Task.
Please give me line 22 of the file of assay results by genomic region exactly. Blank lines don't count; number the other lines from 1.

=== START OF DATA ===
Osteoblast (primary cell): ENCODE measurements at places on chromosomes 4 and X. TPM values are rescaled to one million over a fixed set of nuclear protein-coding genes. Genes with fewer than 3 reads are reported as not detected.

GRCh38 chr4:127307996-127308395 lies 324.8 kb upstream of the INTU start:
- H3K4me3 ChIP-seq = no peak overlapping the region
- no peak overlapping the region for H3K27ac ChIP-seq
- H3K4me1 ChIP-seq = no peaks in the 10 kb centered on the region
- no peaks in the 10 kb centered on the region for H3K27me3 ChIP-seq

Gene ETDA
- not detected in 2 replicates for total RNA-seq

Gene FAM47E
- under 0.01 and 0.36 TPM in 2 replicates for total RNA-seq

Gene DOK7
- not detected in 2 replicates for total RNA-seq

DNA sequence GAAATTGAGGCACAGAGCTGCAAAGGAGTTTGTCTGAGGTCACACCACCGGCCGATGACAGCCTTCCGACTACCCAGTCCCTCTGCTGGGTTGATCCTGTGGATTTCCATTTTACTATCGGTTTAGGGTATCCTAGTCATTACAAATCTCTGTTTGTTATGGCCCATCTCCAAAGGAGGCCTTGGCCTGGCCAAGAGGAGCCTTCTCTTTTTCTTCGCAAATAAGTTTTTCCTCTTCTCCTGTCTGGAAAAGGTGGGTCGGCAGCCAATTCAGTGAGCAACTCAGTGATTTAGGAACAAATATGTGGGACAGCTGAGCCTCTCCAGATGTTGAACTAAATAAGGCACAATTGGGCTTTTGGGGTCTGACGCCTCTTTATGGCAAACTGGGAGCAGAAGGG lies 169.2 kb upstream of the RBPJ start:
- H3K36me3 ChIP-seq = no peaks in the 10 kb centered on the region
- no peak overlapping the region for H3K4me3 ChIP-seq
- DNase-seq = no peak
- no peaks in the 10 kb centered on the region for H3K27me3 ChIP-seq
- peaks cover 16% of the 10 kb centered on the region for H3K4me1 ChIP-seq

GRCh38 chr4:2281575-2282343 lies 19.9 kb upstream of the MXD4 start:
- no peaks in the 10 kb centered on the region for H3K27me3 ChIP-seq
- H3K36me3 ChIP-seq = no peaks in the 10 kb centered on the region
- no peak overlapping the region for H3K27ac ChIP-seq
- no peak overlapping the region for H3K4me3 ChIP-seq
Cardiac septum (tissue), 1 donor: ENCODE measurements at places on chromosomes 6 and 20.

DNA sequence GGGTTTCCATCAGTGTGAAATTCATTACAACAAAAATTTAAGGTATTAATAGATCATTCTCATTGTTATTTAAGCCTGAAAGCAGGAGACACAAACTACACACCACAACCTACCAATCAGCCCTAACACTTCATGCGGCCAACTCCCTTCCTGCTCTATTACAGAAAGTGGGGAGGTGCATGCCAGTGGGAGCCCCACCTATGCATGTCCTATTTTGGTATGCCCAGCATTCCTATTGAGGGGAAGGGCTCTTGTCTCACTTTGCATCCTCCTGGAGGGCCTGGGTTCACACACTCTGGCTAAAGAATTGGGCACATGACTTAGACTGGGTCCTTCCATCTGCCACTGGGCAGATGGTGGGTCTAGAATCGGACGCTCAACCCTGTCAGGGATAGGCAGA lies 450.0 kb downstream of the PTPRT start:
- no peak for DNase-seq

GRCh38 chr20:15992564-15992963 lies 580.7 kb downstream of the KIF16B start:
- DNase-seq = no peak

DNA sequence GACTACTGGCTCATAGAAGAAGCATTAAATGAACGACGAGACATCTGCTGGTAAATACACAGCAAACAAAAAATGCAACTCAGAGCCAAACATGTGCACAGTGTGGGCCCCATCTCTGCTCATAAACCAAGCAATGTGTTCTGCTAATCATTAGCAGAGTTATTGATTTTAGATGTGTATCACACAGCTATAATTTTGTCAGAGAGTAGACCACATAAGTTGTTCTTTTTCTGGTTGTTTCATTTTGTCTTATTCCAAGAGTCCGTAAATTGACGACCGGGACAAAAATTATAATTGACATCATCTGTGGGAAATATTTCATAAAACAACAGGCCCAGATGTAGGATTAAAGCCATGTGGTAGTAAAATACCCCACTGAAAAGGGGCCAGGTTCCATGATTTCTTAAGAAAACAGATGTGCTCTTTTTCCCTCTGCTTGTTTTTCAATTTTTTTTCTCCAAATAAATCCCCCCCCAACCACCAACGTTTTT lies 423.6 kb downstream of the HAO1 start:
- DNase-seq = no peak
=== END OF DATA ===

- no peak overlapping the region for H3K27ac ChIP-seq